After 100 years, whether it’s hiking a corridor trail, taking a stroll on the rim, camping or enjoying the landscape from an overlook, Grand Canyon continues to provide a space for all visitors to connect with the outdoors.
Next February 2019, this wonderful UNESCO World Heritage Site will mark a century of glory. For celebrating its anniversary, a series of events will be taking place over the year, including the 2019 Grand Canyon Star Party, which will run from 22 – 29 June 2019. Over the dates, the Tuscon Amateur Astronomy Association and the Saguaro Astronomy Club of Phoenix will set up a series of telescopes, teaching visitors about the planets, star clusters, distant galaxies and more.
If you are not a stargazer or you are already familiar with Grand Canyon’s red rocks maybe it’s time to re-discover the free-form building landmarks created by the architect and interior designer Mary Colter at the beginning of 1900.
We owe to this extravagant lady, a perfectionist who spent a lifetime advocating and defending her aesthetic vision in a largely male-dominated field, a series of remarkable works where tourists could easily contemplate and enjoy the best Grand Canyon’s views: Hopi House, Hermit’s Rest, Lookout Studio and Desert View Watchtower.
Inspired by the natural beauty of the Park, Colter wanted to design something that appeared native, natural and timeless. She conceived Hermit’s Rest as a sort of folly as if it had been wired together by a reclusive mountain man. The Hopi House was a market for Native American crafts, made by Hopi artisans on the site, and designed in sandstone to resemble a Hopi pueblo. For many Grand Canyon visitors, it’s their first introduction to Native American culture, and to this day, Hopi House still operates as a Native American gift shop. In particular, the Desert View Watchtower, perched on the rim of the canyon, reflects the architecture of the ancestral Puebloans in the Four Corners region. Just climb the stairs for views up and down the canyon and on a clear day, you could see well over 100 miles.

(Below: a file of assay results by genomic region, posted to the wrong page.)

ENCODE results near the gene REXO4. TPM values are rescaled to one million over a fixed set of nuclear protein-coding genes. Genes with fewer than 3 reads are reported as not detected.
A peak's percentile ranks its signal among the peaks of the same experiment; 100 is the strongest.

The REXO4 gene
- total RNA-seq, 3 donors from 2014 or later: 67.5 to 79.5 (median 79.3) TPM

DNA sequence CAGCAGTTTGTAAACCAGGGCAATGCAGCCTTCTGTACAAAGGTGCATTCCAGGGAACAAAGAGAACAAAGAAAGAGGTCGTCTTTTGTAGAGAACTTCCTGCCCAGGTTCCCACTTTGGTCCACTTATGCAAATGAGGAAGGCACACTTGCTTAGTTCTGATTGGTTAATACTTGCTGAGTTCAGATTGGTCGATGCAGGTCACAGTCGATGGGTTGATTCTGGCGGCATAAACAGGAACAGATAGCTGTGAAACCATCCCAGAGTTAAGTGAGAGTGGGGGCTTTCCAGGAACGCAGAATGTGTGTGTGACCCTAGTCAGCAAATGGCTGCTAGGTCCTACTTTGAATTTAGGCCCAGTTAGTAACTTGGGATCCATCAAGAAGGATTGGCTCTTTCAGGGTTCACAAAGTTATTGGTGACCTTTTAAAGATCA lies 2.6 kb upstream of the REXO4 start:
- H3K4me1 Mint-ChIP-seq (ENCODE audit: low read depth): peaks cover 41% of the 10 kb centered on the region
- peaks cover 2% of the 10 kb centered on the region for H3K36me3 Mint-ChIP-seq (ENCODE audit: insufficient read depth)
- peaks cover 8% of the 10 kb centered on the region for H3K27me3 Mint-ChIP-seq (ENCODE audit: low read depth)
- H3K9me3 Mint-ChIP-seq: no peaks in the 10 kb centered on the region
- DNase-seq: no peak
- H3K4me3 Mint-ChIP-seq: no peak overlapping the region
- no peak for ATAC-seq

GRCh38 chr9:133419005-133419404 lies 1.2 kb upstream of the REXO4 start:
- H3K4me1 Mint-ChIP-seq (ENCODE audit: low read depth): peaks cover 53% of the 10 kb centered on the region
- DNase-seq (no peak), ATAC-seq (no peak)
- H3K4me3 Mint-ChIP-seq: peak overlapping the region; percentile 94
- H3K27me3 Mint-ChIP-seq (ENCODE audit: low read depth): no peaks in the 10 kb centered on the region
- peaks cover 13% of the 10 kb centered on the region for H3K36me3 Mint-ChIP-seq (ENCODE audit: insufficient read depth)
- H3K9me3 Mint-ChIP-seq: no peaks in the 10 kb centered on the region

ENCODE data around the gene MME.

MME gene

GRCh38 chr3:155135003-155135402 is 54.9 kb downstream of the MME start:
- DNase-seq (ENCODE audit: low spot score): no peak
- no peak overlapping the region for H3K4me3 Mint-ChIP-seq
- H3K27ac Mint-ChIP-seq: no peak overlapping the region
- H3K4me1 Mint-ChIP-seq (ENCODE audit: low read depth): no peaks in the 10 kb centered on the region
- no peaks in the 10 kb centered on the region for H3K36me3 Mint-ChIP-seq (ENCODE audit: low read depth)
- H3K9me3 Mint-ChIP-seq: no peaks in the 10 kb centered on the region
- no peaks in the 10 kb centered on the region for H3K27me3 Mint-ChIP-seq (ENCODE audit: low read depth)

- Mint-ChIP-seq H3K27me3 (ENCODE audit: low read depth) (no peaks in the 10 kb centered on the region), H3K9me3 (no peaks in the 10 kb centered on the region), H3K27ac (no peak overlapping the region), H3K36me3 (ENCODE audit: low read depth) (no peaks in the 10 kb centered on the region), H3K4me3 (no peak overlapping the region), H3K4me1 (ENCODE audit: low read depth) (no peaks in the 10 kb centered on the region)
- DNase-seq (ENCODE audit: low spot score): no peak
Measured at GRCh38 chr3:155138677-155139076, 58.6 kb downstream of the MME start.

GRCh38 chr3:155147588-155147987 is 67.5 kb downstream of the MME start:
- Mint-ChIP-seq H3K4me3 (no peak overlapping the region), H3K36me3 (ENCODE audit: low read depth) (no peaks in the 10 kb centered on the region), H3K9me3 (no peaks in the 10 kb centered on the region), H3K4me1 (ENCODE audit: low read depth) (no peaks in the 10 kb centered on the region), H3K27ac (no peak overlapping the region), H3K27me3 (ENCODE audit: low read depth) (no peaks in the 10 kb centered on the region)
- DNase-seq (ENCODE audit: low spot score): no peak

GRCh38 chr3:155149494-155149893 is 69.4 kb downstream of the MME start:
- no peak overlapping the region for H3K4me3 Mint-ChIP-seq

The observatory Lookout Studio was designed as a location where visitors could photograph the Grand Canyon from its precipitous edge and use the telescopes to observe the natural beauty the canyon offered. It offers a neat, comfortable rustic studio of stone and log timbers. Colter made the exterior stonework to convey an indigenous Native American structure, similar to the ruins of ancient Native American dwellings found in the region. Today, Lookout Studio offers multiple viewing platforms and a gift shop where Grand Canyon visitors can pick up a memento of their adventure.
If you want to embrace a total Grand Canyon experience in the footsteps of Mary Colter, the best accommodation is The Bright Angel Lodge, another Registered National Historic Landmark, designed by her in 1935. It has 90 lodging units ranging from rustic cabins (with in-room Keurig coffee maker, satellite TV, and private bath) to lodge rooms (with no television and a shared bath). Bear in mind: first come, first served and rooms with Canyon views are very limited.
And if you feel peckish head to The Harvey House Café, a family-friendly restaurant serving diner classics from biscuits & gravy to gourmet burgers and fajitas. Another option is the Arizona Room Restaurant featuring steaks, chicken and ribs prepared with the flavours of Arizona and the Southwest.